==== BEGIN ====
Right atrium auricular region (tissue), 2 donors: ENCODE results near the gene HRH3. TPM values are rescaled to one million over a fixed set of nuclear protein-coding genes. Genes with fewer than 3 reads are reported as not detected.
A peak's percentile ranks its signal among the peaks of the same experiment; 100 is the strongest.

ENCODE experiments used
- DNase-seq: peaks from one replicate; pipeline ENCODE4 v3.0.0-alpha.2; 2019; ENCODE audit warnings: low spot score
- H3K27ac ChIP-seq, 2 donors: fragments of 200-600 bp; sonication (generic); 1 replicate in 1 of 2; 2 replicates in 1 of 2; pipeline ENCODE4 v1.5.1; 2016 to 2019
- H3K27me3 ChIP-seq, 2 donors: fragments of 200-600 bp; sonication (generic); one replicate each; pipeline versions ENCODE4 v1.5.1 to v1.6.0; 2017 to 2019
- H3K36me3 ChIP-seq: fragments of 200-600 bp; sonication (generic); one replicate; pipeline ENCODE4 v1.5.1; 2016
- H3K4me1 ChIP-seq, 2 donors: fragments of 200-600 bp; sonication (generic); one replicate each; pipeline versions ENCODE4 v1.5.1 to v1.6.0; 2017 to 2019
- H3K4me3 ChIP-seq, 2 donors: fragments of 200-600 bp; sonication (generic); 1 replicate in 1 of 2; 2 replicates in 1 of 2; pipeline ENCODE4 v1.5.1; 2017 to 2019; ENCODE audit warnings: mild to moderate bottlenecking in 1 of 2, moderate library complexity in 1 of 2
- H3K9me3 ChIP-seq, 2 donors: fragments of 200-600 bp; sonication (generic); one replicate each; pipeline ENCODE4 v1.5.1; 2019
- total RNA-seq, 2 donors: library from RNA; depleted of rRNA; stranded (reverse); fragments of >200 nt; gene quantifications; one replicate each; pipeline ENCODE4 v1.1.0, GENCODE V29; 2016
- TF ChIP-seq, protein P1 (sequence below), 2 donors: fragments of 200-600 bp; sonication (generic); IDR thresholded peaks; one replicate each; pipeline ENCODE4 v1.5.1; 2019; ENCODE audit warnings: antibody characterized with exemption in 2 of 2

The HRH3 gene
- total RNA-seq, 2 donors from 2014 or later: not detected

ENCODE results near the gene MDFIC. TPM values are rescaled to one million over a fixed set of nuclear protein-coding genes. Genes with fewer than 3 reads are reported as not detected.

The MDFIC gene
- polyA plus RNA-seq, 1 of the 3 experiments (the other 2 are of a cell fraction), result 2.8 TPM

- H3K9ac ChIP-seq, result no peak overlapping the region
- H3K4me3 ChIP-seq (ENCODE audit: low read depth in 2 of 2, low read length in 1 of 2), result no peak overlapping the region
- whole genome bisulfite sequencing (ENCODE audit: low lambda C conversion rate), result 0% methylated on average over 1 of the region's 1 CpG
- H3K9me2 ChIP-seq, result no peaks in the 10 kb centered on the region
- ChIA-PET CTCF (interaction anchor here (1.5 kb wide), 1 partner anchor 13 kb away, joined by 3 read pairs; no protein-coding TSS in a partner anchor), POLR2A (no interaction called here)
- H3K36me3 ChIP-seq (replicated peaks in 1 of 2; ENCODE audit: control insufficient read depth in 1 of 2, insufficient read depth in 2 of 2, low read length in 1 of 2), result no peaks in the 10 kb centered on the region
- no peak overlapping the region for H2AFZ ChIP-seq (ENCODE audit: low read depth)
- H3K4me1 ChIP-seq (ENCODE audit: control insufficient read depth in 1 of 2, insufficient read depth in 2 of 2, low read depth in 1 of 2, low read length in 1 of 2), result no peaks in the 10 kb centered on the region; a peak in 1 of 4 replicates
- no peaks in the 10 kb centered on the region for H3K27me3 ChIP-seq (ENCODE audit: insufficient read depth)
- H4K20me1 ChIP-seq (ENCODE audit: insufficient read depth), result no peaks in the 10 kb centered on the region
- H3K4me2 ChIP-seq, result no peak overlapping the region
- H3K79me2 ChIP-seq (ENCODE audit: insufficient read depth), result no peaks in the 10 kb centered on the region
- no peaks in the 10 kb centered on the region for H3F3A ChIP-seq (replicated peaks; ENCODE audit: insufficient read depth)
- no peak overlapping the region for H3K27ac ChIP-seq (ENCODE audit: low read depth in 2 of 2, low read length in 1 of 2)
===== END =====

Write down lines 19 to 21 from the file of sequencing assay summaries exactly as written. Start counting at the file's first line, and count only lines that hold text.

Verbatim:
- H3K4me3 ChIP-seq (ENCODE audit: low read depth in 2 of 2, low read length in 1 of 2), result no peak overlapping the region
- whole genome bisulfite sequencing (ENCODE audit: low lambda C conversion rate), result 0% methylated on average over 1 of the region's 1 CpG
- H3K9me2 ChIP-seq, result no peaks in the 10 kb centered on the region